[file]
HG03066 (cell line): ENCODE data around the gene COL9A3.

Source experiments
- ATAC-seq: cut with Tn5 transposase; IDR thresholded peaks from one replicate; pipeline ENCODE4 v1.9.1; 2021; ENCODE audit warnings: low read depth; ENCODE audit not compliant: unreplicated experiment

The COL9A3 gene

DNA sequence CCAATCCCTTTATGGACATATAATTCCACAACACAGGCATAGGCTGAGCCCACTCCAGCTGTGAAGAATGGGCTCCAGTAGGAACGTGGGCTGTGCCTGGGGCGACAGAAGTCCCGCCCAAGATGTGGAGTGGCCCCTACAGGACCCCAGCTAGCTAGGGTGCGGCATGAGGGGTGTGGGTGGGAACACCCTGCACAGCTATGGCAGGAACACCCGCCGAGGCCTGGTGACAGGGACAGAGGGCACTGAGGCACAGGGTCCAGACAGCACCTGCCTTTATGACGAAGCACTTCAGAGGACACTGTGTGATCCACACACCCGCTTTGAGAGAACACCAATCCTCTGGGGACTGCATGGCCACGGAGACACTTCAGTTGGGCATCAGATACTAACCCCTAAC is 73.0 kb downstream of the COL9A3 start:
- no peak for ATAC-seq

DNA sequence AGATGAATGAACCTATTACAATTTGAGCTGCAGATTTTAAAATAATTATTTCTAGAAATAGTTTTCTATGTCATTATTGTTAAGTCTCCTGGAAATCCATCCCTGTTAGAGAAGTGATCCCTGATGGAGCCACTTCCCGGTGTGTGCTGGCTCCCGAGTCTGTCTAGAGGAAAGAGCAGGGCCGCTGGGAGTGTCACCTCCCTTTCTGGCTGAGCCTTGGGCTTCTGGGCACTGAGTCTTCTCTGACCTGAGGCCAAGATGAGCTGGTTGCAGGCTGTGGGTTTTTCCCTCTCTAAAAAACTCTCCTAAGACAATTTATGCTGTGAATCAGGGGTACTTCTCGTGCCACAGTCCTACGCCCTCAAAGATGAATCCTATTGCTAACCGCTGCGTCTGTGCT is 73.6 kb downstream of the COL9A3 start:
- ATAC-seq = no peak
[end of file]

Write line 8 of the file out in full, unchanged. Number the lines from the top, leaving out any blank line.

- ATAC-seq = no peak